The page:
In this case, the applicant’s Medicaid eligibility plan involved making a loan to a relative. The borrowing relative signed a promissory note agreeing to repay the note in monthly installments, including interest. The note and underlying loan were bona fide under NJ law. Unfortunately, the state Medicaid agency considered the loan and note to be a gift, resulting in the applicant being incorrectly charged for a penalty period under the Medicaid transfer of resources rules for many months, costing hundreds of thousands of additional dollars to privately pay for care during the penalty period. Most troubling was the reason for the agency’s determination. According to the agency, the loan was determined to be a gift because the loan was made in order to qualify for Medicaid and, under the agency’s incorrect view of the Medicaid law in New Jersey, motivation for making the loan was the principal factor in determining Medicaid eligibility. I filed an appeal of the denial of Medicaid eligibility, and filed a motion for summary judgment on the Medicaid applicant’s behalf, asking that the case be resolved before trial. A summary judgment motion can be granted only when there is no dispute as to the facts in the case, and the party seeking summary judgment is entitled to a decision in his favor as a matter of law. In this case, the administrative law judge agreed with our position, and granted summary judgment in favor of the Medicaid applicant. The judge held that (1) the motivation for the loan was irrelevant in determining the status of the loan, and (2) the loan was not a gift under federal law. The result of the ALJ’s decision would be that the Medicaid applicant was eligible for nursing home Medicaid benefits. The Director of Medicaid affirmed the decision.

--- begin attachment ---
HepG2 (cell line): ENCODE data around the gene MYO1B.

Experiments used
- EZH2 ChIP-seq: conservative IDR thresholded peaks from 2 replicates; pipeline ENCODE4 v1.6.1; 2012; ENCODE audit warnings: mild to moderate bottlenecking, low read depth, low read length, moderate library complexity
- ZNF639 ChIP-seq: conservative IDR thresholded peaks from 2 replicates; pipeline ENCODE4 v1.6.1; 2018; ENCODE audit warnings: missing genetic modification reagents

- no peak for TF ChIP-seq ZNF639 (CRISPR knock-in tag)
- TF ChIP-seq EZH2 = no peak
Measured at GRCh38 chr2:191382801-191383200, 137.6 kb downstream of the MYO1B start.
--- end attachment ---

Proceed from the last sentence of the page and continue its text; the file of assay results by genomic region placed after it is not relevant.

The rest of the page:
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Published In: Administrative Agency Updates, Civil Rights Updates, Family Law Updates, Health Updates, Wills, Trusts, & Estate Planning Updates
Reference Info:Decision | State, 3rd Circuit, New Jersey | United States
DISCLAIMER: Because of the generality of this update, the information provided herein may not be applicable in all situations and should not be acted upon without specific legal advice based on particular situations.
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